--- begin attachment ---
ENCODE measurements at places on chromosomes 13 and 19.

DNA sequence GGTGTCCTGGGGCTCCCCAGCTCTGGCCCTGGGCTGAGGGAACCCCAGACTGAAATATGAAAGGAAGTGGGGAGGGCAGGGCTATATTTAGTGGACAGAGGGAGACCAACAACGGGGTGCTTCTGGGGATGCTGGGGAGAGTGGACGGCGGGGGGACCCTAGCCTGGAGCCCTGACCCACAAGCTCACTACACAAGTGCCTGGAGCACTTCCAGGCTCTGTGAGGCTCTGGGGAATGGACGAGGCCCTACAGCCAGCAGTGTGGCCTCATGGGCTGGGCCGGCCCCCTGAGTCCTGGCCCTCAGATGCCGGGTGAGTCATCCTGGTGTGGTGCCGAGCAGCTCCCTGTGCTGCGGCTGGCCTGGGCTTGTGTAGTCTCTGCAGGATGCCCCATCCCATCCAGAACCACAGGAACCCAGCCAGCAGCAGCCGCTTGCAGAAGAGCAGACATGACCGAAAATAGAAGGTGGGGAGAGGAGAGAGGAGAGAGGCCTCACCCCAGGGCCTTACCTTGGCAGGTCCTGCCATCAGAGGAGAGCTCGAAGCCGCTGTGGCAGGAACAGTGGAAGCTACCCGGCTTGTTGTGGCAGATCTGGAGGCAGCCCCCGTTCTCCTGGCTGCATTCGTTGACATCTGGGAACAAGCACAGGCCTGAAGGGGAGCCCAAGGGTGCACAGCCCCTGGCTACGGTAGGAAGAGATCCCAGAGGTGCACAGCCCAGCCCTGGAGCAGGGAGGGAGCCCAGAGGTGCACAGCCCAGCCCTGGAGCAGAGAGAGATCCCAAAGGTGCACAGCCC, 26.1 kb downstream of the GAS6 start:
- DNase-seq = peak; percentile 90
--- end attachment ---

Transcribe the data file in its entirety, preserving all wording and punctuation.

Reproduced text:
ENCODE measurements at places on chromosomes 13 and 19.

DNA sequence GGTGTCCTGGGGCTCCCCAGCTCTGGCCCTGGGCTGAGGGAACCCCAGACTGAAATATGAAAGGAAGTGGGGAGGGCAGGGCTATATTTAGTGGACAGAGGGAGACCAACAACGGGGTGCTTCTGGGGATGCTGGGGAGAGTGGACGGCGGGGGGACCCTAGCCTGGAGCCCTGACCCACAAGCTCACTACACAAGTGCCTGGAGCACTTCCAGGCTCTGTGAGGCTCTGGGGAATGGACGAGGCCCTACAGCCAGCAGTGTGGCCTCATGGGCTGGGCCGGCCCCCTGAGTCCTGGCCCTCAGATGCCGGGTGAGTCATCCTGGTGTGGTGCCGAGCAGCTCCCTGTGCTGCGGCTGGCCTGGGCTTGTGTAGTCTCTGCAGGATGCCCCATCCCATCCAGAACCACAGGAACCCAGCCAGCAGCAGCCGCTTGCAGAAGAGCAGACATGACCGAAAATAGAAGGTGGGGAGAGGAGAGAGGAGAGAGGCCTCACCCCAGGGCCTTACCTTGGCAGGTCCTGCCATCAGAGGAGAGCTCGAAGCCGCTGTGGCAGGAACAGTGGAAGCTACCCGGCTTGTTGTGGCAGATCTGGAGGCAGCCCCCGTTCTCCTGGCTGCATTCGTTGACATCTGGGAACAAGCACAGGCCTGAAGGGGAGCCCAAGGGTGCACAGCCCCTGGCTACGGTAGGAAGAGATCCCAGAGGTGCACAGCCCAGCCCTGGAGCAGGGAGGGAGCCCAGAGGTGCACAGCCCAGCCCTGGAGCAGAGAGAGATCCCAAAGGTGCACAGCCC, 26.1 kb downstream of the GAS6 start:
- DNase-seq = peak; percentile 90